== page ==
To their credit, St. Louis Police sent requests to Twitter and Facebook for IP addresses linked to the accounts, but the companies wouldn't cooperate. A phone number used to text me harassing messages was routed through a Canadian company, and they weren't giving up the account information.
All we could do was watch what Thompson was doing online, try to link it to the attacks on me and my family and brace ourselves for the next hit.
Watching Thompson's Twitter account on a regular basis makes for a strange pastime. After the kimchi incident, I was particularly interested any time he posted a picture. His supposed trip to Cuba was a good one. He posted a picture of his new Malcolm X tattoo. I searched "Malcom X tattoo" in Google images, scrolled down and found the image. He had simply reversed it. Same with scenes from his balcony of the Havana skyline at night.
If you believed his posts, he was jet-setting across the world. He was also railing against capitalism, white women, police, liberals, Trump and so many others. Lots of the posts were just weird — until it was pulled down this morning, you could see the 10-point plan on a "Thompson for Mayor" GoFundMe page — but it often turned nasty.
In the past week, a Twitter account that seemed to be created solely to retweet Thompson's main account started tweeting a link to what was basically a fan fiction story — about Thompson. The writer claimed to have had a crush on Thompson since high school, but was angry when he chose a white woman over her.
"I was a popular girl and could've had any boy in school I wanted, but I wanted him," the supposedly jilted writer said. "He was dark, in skin and spirit, and smarter than anybody I knew. He was a nerd but knowledgeable and driven and worldly from all the old movies he watched."
Our protagonist in the story then names a woman she says is Juan's ex-girlfriend and smears her as a racist "fetishist" who was spreading herpes across the land.
The writer claims she was taking revenge on Thompson and had worked with a new lover, who happened to be a white guy with IT skills, to hack Thompson's account and terrorize him and the girlfriend:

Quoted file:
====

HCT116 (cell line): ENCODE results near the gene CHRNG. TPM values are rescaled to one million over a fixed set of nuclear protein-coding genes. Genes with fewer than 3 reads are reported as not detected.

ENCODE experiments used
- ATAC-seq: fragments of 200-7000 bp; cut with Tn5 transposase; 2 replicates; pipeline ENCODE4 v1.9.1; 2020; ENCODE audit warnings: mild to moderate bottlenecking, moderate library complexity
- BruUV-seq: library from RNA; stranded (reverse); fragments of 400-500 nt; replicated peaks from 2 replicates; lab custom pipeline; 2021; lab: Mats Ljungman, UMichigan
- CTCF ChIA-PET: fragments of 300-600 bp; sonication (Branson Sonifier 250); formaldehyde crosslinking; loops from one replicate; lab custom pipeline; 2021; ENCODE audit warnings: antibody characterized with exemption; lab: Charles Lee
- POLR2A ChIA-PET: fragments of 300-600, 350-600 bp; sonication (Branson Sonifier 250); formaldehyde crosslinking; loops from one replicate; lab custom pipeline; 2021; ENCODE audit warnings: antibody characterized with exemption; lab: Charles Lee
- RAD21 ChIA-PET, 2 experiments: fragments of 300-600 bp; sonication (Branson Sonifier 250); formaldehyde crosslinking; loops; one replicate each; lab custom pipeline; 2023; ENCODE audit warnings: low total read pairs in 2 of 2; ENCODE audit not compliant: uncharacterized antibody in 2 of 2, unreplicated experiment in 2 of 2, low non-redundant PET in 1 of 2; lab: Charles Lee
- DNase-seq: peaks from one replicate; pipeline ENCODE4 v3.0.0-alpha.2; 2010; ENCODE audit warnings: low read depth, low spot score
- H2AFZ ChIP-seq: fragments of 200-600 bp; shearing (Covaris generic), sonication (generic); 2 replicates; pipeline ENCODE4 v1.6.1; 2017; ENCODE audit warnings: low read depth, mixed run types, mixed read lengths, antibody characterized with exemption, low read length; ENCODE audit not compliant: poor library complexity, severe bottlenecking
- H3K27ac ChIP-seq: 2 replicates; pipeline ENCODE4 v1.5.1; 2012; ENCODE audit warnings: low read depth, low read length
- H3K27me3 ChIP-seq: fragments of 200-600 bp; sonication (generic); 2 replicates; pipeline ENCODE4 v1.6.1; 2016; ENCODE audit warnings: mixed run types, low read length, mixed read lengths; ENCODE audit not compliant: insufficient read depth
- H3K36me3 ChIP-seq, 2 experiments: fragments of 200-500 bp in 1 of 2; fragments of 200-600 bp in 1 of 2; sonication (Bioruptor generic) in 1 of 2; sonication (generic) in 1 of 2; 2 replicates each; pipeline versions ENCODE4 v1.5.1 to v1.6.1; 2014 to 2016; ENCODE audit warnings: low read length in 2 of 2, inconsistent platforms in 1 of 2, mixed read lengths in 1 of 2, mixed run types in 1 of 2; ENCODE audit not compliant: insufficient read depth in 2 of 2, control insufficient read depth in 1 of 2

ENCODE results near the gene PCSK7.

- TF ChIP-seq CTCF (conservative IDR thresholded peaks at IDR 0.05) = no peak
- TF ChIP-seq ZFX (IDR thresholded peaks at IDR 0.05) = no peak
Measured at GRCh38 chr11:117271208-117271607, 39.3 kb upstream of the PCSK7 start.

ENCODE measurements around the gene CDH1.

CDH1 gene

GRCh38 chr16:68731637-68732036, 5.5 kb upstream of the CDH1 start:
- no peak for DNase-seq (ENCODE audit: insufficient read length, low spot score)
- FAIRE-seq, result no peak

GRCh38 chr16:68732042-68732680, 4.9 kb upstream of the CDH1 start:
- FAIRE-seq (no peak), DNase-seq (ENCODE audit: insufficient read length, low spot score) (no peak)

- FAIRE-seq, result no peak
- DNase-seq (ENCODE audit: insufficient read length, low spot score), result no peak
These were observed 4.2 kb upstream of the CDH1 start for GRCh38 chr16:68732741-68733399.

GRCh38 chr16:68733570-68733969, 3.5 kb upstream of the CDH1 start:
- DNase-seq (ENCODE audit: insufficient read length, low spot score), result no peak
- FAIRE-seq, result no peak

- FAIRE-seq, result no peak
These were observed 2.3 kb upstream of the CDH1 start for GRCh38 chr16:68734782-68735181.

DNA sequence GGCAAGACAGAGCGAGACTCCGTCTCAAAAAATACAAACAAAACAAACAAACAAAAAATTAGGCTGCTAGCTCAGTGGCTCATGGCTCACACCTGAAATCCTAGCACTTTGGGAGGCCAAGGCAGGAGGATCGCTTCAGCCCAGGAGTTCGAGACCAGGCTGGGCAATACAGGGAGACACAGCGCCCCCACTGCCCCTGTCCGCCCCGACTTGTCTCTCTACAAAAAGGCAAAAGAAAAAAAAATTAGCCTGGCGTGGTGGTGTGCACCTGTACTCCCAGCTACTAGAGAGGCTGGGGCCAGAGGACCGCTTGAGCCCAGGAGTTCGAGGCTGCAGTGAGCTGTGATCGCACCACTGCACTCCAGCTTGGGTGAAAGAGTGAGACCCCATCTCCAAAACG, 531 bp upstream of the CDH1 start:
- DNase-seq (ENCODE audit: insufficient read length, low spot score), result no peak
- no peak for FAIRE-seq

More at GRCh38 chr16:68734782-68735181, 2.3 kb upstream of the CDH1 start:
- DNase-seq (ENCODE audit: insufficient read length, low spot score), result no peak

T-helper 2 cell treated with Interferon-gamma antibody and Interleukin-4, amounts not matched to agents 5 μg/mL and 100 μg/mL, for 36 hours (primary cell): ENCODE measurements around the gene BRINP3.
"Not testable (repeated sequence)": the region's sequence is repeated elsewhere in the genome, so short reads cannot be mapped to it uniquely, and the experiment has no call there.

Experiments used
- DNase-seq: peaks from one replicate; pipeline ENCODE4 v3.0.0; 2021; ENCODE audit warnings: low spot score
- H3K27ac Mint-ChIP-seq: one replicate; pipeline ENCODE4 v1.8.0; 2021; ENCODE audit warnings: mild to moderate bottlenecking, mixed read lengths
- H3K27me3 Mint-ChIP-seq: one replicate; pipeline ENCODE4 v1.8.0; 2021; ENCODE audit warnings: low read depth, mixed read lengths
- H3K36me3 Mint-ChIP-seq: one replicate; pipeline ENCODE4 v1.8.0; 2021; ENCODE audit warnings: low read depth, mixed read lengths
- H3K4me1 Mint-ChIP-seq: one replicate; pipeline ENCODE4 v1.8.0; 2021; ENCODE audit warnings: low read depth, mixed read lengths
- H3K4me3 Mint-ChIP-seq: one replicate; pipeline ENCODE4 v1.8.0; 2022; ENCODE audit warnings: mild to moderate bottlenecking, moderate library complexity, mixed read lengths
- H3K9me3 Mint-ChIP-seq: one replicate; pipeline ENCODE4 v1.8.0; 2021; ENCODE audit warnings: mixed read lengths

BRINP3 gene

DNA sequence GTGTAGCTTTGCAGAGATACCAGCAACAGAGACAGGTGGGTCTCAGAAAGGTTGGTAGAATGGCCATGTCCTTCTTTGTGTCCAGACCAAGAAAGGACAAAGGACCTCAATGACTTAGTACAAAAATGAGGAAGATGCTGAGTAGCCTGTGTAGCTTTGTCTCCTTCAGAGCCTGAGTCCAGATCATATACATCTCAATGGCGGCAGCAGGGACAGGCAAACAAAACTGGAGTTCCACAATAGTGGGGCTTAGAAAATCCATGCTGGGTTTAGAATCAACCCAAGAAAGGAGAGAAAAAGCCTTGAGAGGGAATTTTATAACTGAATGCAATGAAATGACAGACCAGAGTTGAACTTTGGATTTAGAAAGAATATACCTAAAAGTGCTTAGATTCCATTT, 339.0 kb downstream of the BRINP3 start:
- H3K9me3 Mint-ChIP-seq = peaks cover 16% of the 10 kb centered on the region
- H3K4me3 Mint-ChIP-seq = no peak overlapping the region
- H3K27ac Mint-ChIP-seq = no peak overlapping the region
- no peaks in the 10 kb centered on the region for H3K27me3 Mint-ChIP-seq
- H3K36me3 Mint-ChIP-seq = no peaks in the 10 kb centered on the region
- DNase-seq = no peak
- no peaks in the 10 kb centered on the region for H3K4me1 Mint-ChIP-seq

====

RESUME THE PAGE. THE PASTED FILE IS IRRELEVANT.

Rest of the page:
"Me and the white boy fucked with all of them for a while: sent messages, putting their names on racists 8ch and doxxxing them, calling and reporting jobs, messaging friends and family, tipping stories."
The story seemed to have multiple goals: to stroke Thompson's ego, to cover any cyber misdeeds with a bizarre account of hacking, and to slime the ex-girlfriend.
It was strange, over the top and kind of funny in a gallows-humor sort of way, but it also made me realize that whatever Thompson seemed to be doing to me, it was probably way
worse for his ex.
It also seemed to represent a turn for the worse. Thompson was posting attacks against the woman on his own Twitter page, claiming she was sending bomb threats in his name and trying to get him "raped in jail." He even tweeted accusations to the Secret Service Twitter account.
The speed and vitriol seemed to be increasing, and I wondered what was going to happen. But I was still learning things that were just plain strange.
On February 23, he emailed St. Louis barbecue favorite Salt + Smoke and claimed to be a freelancer coming to St. Louis to write a food piece for the New York Times
"I've been told your place has the best bbq in the city," he wrote from a gmail account he'd used before. "I wanted to ask if I could come in on Monday, around 7, for dinner? If the food is good, you get a great write up in the Times!"
When the restaurant's owner told him to feel free to drop by, he followed up with another email, claiming he'd somehow lost his wallet "along the way to JFK airport and STL."
"Could Salt and Smoke comp me tmrw, if I don't find it, and I'll reimburse?" he asked. Out of due diligence, Salt + Smoke confirmed with the Times
that Thompson was not in fact on assignment for them. Once again, Juan Thompson was simply making stuff up.
I was still considering the weirdness of it all when I learned this morning he had been arrested. Seems he wasn't in Cuba, Senegal or Detroit.
I dropped by his mom's house in north city on my way to the office. Nobody there really wanted to talk to me, but Thompson's stepdad chatted for a few minutes on the front porch. The FBI had stormed the place about 7 a.m., he said. They pushed open the door, confiscated various family members' cell phones and searched the house.
The stepdad told me that Thompson wasn't staying there; agents had picked him up at his grandmother's house. The others only saw him about once a month. The stepdad said he tried to stay out of Thompson's business when he did see him.
I told him about the charges and the fake restaurant reviews. He chuckled and shook his head when I mentioned a recent post about a loft apartment Thompson claimed he was renting downtown.
"When he came back from New York, he wasn't right," the stepdad said. "He wasn't that way when he left."